So, this being a war (from my point of view) to stop Barack Obama and The Gang of Four from taking over the White House, I will perform a public service for the multi-taskers by presenting the highlights. Of course my view of the points Professor Diamond covers on his Global Labor and the Global Economy blog should be supplemented with a reading of his post, titled That “Guy Who Lives in My Neighborhood”: Behind the Ayers-Obama Relationship
Diamond cut short his vacation to respond to an unsolicited email from Linda Darling-Hammond, a professor at the Stanford University School of Education. Darling-Hammond is also an education advisor to the Obama campaign. To summarize my understanding of her points:
Jabber, jabber, bullshit, bullshit -- jabber. Jabber; bullshit, bullshit -- jabber? Bullshit, jabber! Bullshit bullshit jabber; bullshit. (Jabber jabber jabber: bullshit.) Bullshit? Bullshit; jabber jabber:Diamond replied with patience and grace, then Darling-Hammond replied, and this went back and forth until I think it occurred to DH that it would be wiser not to continue to nail herself down in writing. To boil it down:
1. Jabber jabber bullshit (bullshit jabber).
2. Bullshit jabber bullshit, jabber.
In her reply, Professor Darling-Hammond suggests that the two [education] blueprints are, in fact, closer than might be apparent to the naked, or untrained, eye [...]As a bonus prize, Diamond leads the reader through the maze of the Chicago Annenberg Challenge (CAC).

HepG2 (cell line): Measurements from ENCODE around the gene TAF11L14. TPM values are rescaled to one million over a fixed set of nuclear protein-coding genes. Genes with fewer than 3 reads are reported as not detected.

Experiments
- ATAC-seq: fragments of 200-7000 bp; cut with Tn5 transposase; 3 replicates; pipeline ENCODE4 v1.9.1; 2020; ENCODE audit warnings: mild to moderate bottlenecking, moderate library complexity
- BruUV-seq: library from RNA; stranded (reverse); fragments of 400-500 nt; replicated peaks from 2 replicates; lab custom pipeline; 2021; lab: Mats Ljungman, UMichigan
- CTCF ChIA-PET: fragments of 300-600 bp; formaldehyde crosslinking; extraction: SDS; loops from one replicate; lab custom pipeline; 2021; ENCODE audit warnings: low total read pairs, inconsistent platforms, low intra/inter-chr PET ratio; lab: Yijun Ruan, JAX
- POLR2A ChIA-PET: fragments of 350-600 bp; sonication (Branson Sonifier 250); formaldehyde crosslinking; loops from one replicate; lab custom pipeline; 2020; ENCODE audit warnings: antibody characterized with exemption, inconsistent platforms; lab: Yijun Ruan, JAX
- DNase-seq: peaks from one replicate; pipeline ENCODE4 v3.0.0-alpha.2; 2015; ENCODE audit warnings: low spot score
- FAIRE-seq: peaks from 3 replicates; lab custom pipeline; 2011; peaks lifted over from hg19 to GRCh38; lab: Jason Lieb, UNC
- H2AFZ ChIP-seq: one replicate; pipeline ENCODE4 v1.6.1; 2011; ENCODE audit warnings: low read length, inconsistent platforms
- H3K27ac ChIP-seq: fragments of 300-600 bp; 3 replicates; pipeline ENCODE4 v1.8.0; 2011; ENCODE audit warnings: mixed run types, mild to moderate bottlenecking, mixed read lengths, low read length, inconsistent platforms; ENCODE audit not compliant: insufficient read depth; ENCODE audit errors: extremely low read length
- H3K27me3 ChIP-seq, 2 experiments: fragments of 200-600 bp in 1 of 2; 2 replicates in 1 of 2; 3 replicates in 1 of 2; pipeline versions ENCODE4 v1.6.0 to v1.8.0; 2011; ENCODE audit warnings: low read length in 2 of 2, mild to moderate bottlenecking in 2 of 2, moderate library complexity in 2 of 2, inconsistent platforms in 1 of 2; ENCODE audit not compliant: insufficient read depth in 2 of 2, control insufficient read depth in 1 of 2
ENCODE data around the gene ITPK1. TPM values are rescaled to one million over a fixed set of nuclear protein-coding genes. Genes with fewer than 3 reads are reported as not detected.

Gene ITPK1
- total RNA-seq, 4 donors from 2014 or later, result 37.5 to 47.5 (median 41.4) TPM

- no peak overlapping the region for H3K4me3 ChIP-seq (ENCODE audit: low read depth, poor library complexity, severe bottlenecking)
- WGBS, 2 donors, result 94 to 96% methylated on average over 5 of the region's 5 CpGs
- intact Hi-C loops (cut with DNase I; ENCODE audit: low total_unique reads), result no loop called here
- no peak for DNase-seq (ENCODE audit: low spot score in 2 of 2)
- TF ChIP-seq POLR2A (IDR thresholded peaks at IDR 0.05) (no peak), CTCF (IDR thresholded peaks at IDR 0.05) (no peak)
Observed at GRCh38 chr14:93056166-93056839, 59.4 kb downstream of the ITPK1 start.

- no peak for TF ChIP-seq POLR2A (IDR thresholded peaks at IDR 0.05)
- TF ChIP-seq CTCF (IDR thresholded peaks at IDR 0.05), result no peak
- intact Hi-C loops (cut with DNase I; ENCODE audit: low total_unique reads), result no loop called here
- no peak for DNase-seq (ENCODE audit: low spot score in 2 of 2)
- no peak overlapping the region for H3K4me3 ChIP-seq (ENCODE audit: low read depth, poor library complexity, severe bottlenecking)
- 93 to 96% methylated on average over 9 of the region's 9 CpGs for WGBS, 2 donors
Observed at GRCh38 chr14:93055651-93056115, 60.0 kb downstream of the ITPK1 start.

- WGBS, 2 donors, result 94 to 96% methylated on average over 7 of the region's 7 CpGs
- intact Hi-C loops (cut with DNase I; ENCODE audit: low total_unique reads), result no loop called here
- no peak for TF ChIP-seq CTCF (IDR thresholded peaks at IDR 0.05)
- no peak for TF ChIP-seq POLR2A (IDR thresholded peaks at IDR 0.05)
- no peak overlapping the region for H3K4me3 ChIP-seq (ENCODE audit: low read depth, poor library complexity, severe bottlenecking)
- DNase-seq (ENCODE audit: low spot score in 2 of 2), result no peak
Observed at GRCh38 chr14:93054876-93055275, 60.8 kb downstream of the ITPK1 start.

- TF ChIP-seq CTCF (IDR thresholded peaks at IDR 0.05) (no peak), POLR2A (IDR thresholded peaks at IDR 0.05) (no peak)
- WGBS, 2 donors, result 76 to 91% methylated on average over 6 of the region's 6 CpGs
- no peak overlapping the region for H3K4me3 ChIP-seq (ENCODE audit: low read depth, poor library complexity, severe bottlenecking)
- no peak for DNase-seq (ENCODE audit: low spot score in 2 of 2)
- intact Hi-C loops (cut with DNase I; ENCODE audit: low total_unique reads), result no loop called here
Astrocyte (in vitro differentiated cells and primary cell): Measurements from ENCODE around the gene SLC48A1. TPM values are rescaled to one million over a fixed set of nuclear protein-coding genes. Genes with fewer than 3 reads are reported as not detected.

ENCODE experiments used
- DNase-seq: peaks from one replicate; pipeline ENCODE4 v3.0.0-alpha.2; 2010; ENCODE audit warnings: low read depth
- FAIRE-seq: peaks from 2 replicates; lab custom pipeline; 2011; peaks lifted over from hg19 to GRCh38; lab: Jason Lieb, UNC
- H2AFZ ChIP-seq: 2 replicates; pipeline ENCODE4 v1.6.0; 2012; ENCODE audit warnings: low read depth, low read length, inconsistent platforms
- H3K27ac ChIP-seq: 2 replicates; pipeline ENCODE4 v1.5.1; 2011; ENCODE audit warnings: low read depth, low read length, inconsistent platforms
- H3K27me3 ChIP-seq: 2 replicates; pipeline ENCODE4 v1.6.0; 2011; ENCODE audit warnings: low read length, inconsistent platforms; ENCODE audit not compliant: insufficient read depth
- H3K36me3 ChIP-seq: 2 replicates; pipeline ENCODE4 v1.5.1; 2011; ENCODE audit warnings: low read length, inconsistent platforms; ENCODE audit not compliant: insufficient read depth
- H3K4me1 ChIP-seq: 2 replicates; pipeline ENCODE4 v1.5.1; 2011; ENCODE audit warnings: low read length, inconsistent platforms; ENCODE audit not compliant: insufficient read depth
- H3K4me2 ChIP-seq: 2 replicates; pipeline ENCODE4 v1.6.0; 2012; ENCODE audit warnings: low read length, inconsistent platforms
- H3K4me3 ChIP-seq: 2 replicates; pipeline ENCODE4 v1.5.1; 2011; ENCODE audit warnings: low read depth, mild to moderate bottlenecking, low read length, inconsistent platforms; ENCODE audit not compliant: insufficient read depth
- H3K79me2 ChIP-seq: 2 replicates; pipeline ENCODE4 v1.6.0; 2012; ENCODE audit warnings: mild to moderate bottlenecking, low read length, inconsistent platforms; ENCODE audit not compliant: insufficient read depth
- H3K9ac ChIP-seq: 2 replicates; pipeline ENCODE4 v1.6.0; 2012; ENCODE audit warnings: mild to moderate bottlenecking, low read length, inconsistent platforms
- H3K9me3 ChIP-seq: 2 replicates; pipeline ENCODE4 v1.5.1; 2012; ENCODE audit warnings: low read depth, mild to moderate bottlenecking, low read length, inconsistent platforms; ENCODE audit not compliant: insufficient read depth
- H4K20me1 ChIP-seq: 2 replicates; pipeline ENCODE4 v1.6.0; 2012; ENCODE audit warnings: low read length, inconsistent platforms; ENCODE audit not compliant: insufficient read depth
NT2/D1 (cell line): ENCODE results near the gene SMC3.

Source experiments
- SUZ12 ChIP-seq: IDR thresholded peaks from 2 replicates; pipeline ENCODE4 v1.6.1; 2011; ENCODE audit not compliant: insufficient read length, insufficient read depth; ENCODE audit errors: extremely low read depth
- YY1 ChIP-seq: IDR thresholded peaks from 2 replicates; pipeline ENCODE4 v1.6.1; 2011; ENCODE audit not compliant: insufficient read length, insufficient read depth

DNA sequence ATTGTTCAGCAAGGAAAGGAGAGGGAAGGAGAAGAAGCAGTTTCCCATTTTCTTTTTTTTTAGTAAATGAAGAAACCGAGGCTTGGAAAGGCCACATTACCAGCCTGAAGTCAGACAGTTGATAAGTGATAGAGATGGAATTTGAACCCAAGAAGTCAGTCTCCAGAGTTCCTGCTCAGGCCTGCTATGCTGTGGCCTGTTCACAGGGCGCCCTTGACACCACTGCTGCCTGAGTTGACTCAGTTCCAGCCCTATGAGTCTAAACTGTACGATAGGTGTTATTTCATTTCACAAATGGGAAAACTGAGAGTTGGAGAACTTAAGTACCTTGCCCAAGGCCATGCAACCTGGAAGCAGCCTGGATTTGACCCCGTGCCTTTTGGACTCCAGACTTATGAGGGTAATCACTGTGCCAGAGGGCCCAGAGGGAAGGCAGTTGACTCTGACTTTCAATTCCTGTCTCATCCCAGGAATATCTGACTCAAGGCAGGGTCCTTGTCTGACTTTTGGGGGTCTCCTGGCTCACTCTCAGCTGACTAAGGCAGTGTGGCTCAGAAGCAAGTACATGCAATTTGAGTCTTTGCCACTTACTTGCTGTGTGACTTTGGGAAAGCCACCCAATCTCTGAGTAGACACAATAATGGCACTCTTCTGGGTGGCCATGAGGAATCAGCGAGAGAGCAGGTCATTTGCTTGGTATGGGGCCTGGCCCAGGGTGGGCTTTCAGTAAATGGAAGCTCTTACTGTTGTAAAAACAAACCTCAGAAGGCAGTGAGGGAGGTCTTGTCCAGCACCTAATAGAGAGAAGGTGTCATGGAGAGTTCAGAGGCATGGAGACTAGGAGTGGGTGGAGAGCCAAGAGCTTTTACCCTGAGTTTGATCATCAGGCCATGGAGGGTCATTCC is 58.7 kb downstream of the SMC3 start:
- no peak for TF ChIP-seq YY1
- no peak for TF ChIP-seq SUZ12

Of course, this only seems to beg the obvious question: if the two blueprints are the same, then why are there, well, two of them? And why do they use different terms to mean, well, one and the same educational policy?
Professor Darling-Hammond says she is not sure what “reparations” idea I am referring to. If not, then perhaps there is another “educational debt” [to people of color] idea floating around out there proposed by Professor Darling-Hammond’s FED colleague, Professor Ladson-Billings, that is not rooted in the reparations argument of Randall Robinson. But if there are, in fact, two versions of what Ladson-Billings means by “educational debt” I have not been able to find the evidence for it.
Professor Darling-Hammond has generously offered to speak with me directly about these issues and I look forward to that conversation, the results of which I will be happy to share with my readers.
But for now I am left with the conclusion that the purpose of Professor Darling-Hammond’s unsolicited communications about my blog was an attempt to discourage anyone from thinking that she, Senator Obama or the Obama campaign’s views on education have anything to do with reparations or Bill Ayers.